Sound — 8
Robert Plant and Alisson Krauss do a tremendous job of covering a solid track list of classics, a few out-of-the-woodwork type numbers, and some newly written songs(though very few are written by Plant or Krauss themselves). The album is a plethora of musical style, as more than one track ramble from country western, to Native-American, to the music of Eastern culture seemingly note to note. Also an important note is that on many tracks one can hear the distinct reverb technique Plant lifted from Jimmy Page; the same type of drenching can be heard throughtout the Zep catalogue, into Page and Plant, on all of Plants solo rcords, and recently, brought into the studio to record "Raisng Sand".
Lyrics — 9
Many of the songs on the album are covers of country-western, folk, and rock from the 50's and 60's and thus, the lyrics are often depressing but this is not a bad thing though as the integrity of the timeless songwriting is honored by both vocalists. Krauss and Plant, perhaps the two most extroardinary voices on the planet, are the definite essense of the male and female duo. Just as Plant provides the raspy-gentle whisper perfectly for Krauss' songwriting contribution to "Raisng Sand" so does she in return provide "Immigrant Song"-like (only as Krauss could, it's a little hard to explain) back-up on the Page and Plant penned rambler "Please Read the Letter That I Wrote" hus illustrating that they are the vocal counter-part to eachother.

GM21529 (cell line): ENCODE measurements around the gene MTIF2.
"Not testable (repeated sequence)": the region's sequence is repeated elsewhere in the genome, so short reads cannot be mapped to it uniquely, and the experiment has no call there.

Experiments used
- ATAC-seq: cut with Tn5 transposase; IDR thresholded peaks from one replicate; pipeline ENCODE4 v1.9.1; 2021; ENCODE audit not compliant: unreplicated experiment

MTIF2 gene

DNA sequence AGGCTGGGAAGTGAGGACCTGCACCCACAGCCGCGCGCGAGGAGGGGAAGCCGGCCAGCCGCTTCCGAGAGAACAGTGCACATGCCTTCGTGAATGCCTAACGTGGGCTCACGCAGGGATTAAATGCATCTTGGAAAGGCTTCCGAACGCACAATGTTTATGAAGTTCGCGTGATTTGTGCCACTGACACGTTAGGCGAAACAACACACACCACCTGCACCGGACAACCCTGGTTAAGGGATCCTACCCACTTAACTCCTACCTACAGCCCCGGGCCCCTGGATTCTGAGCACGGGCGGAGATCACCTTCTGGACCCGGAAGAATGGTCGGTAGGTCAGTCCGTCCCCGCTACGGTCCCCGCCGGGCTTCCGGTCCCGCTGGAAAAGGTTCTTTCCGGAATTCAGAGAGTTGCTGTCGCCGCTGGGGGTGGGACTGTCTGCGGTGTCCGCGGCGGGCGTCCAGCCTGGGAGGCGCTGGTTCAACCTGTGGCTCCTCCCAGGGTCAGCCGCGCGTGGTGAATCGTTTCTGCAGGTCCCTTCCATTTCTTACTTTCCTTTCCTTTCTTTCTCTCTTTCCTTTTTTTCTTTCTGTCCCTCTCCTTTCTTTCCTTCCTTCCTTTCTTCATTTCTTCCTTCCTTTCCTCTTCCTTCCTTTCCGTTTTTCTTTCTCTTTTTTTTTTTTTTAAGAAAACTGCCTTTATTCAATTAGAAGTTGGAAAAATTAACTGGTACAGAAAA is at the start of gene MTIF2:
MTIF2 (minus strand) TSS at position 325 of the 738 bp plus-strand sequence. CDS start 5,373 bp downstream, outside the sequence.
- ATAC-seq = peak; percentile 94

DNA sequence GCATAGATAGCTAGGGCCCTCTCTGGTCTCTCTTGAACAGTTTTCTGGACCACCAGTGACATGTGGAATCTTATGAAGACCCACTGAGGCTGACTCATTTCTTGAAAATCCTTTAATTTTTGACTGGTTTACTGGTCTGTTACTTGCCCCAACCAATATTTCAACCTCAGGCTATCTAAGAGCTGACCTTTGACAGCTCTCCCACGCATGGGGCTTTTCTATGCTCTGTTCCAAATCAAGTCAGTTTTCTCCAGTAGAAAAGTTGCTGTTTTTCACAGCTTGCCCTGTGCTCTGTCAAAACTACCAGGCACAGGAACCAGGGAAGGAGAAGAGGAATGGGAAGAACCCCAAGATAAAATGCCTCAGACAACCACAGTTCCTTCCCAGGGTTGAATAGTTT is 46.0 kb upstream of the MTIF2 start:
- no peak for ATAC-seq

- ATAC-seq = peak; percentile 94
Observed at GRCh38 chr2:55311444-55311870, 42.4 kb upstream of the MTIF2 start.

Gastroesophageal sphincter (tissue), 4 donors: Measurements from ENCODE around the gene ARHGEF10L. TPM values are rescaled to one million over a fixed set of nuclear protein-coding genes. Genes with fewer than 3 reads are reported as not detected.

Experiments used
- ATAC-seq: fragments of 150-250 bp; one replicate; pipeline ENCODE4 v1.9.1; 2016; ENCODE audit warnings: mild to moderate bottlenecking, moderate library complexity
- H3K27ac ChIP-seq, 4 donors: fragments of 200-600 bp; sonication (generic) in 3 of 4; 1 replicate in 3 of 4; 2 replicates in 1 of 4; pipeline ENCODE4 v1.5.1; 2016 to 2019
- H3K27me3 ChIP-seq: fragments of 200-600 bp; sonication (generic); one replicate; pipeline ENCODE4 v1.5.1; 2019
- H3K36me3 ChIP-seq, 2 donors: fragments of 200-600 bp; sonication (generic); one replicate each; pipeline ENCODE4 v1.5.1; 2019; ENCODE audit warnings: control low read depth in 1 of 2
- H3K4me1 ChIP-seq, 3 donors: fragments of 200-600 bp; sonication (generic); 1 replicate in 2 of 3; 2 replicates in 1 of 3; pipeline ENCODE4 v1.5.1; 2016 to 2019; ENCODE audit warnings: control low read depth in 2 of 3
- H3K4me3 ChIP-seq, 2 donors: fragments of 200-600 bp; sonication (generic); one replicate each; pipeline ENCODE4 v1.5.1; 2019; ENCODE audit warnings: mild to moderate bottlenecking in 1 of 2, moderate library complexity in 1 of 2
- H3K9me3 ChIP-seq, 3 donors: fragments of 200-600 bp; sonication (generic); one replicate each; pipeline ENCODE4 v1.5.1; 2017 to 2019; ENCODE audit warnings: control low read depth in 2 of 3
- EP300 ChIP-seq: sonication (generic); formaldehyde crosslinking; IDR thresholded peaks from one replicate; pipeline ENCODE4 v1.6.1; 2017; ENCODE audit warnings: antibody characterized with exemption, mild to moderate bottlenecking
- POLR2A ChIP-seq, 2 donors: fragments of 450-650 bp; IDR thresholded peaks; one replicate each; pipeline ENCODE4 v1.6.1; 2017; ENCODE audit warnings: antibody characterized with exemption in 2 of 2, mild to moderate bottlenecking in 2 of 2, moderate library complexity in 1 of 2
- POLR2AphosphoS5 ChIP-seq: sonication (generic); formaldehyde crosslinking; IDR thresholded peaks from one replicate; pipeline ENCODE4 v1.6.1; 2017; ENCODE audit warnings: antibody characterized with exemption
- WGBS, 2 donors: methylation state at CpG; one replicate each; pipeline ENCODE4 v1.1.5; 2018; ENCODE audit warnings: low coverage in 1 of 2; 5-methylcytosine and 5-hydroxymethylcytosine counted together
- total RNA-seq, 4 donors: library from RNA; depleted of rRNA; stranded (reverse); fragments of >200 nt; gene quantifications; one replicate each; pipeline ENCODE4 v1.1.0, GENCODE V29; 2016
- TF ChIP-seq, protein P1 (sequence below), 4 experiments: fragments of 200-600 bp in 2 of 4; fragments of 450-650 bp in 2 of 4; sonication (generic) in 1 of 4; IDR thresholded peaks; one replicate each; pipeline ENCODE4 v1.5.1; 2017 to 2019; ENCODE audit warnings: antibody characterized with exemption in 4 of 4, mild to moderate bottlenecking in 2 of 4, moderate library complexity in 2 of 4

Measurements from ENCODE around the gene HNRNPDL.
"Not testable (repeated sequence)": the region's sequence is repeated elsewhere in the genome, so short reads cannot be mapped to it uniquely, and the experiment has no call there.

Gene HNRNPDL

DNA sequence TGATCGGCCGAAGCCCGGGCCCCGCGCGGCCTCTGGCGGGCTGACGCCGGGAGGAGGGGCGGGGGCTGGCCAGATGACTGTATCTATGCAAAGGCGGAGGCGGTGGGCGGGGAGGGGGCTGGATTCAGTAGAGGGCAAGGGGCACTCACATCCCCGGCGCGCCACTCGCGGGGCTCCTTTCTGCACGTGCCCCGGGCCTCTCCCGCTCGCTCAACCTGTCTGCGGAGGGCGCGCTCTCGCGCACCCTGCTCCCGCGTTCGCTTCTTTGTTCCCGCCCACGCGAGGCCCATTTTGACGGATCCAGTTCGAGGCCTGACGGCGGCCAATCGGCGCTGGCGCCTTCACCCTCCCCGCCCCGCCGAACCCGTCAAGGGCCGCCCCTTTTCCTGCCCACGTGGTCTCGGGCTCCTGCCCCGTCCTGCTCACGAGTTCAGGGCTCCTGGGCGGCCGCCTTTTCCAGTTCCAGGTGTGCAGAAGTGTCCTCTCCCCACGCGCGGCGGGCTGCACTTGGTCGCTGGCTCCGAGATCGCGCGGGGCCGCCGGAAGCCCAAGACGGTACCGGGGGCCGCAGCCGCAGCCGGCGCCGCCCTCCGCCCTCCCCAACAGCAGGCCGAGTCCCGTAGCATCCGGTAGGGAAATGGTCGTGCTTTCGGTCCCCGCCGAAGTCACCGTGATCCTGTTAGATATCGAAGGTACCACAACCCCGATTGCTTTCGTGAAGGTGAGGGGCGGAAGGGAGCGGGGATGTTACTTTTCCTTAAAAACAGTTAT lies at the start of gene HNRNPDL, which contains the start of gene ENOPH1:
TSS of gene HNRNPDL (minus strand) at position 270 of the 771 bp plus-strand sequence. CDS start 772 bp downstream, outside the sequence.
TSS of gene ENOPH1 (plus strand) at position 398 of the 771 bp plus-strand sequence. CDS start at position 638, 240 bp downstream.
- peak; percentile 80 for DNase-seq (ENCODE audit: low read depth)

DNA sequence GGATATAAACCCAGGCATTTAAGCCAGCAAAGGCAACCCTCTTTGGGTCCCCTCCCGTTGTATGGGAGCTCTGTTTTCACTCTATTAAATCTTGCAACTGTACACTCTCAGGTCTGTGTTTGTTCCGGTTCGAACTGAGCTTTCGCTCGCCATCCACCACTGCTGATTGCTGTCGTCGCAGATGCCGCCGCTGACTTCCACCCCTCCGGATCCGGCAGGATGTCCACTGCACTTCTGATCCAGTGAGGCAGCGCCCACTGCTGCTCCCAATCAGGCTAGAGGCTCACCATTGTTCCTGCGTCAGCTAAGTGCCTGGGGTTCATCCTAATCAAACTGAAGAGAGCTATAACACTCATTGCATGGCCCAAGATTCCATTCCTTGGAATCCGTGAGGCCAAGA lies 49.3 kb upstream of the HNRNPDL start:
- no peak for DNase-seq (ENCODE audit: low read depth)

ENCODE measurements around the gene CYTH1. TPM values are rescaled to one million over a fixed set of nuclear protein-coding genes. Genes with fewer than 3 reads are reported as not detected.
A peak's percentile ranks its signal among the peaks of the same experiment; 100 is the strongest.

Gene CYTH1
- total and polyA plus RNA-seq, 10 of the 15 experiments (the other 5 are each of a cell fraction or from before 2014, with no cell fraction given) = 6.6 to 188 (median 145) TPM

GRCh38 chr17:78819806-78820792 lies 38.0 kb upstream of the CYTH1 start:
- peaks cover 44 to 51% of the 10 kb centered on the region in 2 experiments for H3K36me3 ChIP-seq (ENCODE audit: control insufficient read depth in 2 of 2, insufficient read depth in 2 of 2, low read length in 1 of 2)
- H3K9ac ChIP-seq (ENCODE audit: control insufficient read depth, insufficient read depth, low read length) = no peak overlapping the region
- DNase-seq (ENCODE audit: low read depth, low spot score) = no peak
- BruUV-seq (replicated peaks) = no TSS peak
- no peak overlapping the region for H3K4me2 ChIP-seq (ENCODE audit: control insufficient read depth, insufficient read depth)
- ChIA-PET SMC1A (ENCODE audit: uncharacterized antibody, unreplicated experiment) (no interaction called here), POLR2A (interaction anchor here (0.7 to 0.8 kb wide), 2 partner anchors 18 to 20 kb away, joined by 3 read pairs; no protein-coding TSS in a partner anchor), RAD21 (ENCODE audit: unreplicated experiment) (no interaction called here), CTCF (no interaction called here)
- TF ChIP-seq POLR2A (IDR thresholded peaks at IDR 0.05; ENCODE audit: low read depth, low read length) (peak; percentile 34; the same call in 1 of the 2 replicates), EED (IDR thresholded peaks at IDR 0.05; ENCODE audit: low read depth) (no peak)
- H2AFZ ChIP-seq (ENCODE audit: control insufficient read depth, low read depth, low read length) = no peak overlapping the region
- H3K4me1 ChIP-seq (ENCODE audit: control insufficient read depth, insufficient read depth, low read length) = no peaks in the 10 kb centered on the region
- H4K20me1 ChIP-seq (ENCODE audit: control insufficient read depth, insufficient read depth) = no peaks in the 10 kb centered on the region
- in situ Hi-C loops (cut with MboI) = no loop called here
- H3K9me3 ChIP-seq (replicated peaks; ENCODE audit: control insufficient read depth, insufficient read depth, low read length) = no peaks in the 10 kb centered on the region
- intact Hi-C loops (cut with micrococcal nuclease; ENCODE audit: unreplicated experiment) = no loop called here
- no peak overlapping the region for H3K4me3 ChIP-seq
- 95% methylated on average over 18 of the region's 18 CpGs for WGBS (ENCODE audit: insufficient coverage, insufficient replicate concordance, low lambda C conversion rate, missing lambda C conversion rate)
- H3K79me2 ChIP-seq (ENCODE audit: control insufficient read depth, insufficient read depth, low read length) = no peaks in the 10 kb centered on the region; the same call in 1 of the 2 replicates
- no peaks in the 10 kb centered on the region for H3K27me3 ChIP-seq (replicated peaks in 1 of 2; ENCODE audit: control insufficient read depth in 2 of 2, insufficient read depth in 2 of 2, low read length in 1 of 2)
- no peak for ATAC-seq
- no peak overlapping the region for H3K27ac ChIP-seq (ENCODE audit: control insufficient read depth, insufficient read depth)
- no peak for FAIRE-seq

Overall Impression — 10
As mentioned before, there is equal evidence of both Plant's and Krauss' impression and input on the way the songs should be covered or written, and played on the album, but the true beauty of "Raising Sand" is the perfect harmony of the style and influences of Alisson Krauss and Robert Plant together. Happening to have borrowed the album from a friend it won't be returned soon, and when it is, I assuredly plan to buy my own copy. The entire album is a Zen-like, mellow nap on a flying-carpet ride through the spring country, but sometimes feels a little slow rhythmically, as the drums are considerably soft through-out. A particular favorite: the cover of the Everly Brother's "Gone, Gone, Gone ('Cause You Done Me Wrong)"; the vocal harmonies can be described in no other words but being longingly sweet and warm. So pick up "Raising Sand" at the local record shop and prepare to be suprised by two great artists you would expect to suprise you.